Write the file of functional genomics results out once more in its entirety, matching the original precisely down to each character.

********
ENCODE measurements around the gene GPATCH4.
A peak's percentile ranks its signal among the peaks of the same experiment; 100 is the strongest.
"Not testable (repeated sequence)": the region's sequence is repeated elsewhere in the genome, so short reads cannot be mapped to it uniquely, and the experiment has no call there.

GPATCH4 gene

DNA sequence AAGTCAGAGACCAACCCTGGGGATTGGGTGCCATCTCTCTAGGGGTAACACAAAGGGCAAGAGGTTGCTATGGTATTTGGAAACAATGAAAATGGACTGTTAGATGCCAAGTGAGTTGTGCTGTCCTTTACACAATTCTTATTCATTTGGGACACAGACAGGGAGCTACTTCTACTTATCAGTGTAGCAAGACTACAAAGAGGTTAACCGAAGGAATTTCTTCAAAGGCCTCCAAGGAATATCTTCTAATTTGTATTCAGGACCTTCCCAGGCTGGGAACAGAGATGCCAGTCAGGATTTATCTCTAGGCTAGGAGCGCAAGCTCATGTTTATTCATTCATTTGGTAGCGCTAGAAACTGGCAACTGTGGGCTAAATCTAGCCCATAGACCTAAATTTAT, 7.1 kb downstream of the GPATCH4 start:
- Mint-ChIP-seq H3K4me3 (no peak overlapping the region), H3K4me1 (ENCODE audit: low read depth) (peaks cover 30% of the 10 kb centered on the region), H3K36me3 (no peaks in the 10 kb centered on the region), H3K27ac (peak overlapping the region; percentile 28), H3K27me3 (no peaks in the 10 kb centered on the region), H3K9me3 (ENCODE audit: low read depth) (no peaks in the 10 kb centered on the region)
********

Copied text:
ENCODE measurements around the gene GPATCH4.
A peak's percentile ranks its signal among the peaks of the same experiment; 100 is the strongest.
"Not testable (repeated sequence)": the region's sequence is repeated elsewhere in the genome, so short reads cannot be mapped to it uniquely, and the experiment has no call there.

GPATCH4 gene

DNA sequence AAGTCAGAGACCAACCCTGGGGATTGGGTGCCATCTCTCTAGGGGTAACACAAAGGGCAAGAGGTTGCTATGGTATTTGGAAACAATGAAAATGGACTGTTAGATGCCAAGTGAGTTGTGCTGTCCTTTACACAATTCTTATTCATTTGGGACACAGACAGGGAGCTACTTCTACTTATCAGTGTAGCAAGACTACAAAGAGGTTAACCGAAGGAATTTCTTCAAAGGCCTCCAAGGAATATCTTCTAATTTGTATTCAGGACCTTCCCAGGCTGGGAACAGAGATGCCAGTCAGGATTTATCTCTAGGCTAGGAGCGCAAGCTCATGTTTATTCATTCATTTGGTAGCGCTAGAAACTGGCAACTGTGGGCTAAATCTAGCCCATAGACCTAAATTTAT, 7.1 kb downstream of the GPATCH4 start:
- Mint-ChIP-seq H3K4me3 (no peak overlapping the region), H3K4me1 (ENCODE audit: low read depth) (peaks cover 30% of the 10 kb centered on the region), H3K36me3 (no peaks in the 10 kb centered on the region), H3K27ac (peak overlapping the region; percentile 28), H3K27me3 (no peaks in the 10 kb centered on the region), H3K9me3 (ENCODE audit: low read depth) (no peaks in the 10 kb centered on the region)